How is a permanent nuisance distinguished from a temporary nuisance?

In Schneider Nat. Carriers v. Bates, the Texas Supreme Court stated that for more than a century, Texas courts have defined temporary and permanent nuisances along lines that are somewhat closer to the plain meaning of the words.  Texas courts have defined a permanent nuisance as one that involves “an activity of such a character and existing under such circumstances that it will be presumed to continue indefinitely.”   Thus, a nuisance is permanent if it is “constant and continuous,” and if “injury constantly and regularly recurs.”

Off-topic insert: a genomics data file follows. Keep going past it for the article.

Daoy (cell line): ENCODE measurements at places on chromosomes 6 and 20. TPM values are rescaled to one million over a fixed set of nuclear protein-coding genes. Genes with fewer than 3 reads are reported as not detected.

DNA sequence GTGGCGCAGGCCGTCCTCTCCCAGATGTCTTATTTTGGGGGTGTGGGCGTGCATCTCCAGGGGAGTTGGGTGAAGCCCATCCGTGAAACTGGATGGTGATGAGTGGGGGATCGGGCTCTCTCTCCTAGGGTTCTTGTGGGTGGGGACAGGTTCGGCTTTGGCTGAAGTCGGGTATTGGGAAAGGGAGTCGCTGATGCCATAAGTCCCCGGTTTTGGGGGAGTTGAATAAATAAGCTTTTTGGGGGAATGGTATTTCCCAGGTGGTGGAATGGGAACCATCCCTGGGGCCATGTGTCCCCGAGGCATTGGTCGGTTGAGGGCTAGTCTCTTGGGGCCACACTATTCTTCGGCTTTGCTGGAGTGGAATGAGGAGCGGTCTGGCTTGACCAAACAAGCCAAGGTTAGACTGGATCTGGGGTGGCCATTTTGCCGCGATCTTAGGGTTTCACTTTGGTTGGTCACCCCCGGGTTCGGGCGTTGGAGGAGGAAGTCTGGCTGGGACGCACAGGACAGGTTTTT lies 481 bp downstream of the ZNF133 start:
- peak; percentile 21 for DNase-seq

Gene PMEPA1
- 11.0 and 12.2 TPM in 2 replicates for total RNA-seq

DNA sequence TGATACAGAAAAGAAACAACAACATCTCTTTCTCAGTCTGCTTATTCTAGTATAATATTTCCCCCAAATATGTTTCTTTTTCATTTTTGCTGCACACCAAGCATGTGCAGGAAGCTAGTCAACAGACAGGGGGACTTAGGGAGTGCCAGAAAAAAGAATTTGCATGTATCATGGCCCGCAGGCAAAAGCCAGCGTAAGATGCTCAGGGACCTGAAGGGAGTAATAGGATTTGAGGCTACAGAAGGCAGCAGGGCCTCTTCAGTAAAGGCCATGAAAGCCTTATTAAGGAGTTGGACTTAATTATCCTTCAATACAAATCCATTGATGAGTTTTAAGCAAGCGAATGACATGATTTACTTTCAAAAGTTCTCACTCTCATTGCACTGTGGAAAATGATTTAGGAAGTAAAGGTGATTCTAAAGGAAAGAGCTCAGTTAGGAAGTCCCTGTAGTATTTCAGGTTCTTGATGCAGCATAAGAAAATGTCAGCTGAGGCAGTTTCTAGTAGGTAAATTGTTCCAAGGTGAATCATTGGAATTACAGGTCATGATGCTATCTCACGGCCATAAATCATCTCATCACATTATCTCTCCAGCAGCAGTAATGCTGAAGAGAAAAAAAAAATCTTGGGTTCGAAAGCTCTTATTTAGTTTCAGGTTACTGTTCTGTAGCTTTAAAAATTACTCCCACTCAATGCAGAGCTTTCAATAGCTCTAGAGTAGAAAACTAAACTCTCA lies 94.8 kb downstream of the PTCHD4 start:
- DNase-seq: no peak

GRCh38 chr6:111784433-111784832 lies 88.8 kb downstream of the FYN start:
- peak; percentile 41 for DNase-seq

Conversely, a nuisance is temporary if it is of limited duration.   Thus, a nuisance may be considered temporary if it is uncertain if any future injury will occur, or if future injury “is liable to occur only at long intervals.”  A nuisance is also temporary if it is “occasional, intermittent or recurrent,” or “sporadic and contingent upon some irregular force such as rain.”   However, according to the court, the line in Texas between temporary and permanent nuisances “can be plainly and simply stated,” but “its application to the facts involved in each case has been a continuing problem.” 

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